Anse-à-Foleur, Voodou, and rambling thoughts

So, Anse-à-Foleur is commonly billed as the “Voodou capital” of Haiti.  Opinions on this matter vary (ref. Curtis Rogers’ post from this spring) and I, knowing little about Voodou and less about the town, do not have an opinion. Here’s what I do know (very little) and what I believe (just a little more.)

The monument – formerly a Catholic cross, struck by lightning and widely believed to have been destroyed by Satan to “reclaim” the town for Voodou – is a moderately strenuous climb up a beautiful mountain. The area approaching and surrounding the monument is strewn with the remains of sacrifices.

The temple – a large complex near the center of town – is filled with people whose sincerity and devout worship cannot be doubted. Many are utterly desperate for answers to their prayers. If we (the American Christian Church body) prayed with that much fervent trust and confidence in the Lord, I cannot imagine what miracles would ensue. People travel long distances to pray to and petition St. Anne, Bondye (the God of Abraham, the “good God”), Jezi (Jesus), and other gods/spirits/lwa for healing, jobs, food – and they pray absolutely trusting that if they appeal to and appease their pantheon correctly, their prayers will be answered.

So, much like other pantheistic/animistic traditions, this is a logical offshoot of a population living on the edge for hundreds of years with little control over their own destiny because of poverty, lack of education, and poor health. It is not at all hard to understand why we can’t just come in and wave our magic gospel wands and have people give up centuries of a tradition that appears to offer their only hope. But the more interesting matter in my mind is this one. How do we – U.S. Christians as a group – compare this “primitive, animistic” religion to our “pure faith?”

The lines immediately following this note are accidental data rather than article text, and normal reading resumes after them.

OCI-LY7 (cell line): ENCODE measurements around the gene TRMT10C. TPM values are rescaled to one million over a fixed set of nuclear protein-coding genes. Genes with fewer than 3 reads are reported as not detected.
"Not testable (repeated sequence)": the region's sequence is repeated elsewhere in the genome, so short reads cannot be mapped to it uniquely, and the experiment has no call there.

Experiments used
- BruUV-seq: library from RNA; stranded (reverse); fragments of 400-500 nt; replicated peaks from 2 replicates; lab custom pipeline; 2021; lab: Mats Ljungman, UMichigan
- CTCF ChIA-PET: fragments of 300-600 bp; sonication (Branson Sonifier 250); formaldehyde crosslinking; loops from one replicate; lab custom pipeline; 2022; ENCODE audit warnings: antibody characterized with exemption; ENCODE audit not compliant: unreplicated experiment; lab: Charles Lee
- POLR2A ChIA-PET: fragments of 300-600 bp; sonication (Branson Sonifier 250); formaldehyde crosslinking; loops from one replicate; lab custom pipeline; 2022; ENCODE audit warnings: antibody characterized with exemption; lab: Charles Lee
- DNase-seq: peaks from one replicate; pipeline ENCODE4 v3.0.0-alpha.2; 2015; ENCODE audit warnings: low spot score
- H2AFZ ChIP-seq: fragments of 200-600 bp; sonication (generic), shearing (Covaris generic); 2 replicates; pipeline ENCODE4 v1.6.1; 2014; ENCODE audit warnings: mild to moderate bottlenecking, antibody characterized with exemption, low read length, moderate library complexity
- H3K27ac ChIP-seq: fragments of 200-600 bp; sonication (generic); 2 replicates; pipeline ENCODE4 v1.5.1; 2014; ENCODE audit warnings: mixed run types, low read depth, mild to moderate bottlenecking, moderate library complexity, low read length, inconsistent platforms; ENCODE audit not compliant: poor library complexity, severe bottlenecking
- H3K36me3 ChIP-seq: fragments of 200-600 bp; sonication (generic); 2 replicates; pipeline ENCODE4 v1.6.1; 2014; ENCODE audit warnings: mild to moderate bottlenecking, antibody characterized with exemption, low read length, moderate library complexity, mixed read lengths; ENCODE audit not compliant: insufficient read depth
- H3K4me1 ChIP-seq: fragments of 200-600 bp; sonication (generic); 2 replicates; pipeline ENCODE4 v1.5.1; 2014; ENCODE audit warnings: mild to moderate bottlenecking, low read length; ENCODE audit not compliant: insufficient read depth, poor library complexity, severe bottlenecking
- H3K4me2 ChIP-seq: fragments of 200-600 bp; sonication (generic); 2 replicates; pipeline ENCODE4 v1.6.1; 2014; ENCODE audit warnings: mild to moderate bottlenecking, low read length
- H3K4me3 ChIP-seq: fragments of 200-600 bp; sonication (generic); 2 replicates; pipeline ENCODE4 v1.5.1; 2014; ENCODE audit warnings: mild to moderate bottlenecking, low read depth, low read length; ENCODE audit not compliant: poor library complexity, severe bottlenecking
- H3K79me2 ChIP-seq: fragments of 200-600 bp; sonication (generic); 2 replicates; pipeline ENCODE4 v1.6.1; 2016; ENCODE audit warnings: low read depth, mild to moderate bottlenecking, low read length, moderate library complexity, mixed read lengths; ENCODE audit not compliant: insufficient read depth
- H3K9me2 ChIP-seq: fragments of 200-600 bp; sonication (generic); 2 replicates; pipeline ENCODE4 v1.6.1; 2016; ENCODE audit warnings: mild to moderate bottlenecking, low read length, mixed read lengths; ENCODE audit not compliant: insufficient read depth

Do we not generally believe in the very depths of our being that our happiness and success depends on pleasing and appeasing things that are not God – bosses, stockholders, board members, church elders, spouses, neighbors, parents, sometimes even children?

Don’t we depend on the tax sacrifices we make to our government, and the premium sacrifices we make to our insurance companies, to keep us safe and healthy?

When something happens that we don’t understand, don’t we look for explanations that fit our experiences to make it all make sense?

Isn’t idolatry idolatry, no matter if we are counting on St. Anne or on State Farm to meet our needs when the unexpected strikes?

One woman’s opinion – no theology, no anthropolology, just me and my little brain thinking thoughts.

And then of course we get to the part about “so, what do we do?” I only really understand education, so that is all I can speak to. People who know more than me must address the health care, the sustainable agriculture, the job creation, et. al. But the  best approach that I can think of to address idolatry (animistic, materialistic, whatever) is through a clear understanding of who God is and what He has done. Getting our minds around the meaning of words like eternal, holiness, and reconciliation takes (I think, for me anyways) a little bit more than a walk down the Romans road and a few minutes on our knees praying a Sinner’s prayer. The Holy Spirit takes over from there, of course. But we are clearly directed to do our own due diligence in seeking out answers in Scripture for the Spirit to illuminate in our minds (ex. Psalm 119:11-12; Acts 17:11; 2 Timothy 3:15).

Which leads me back to the Foundations curriculum that I love to teach. Yes indeed, my logic is just as circular as anyone’s.

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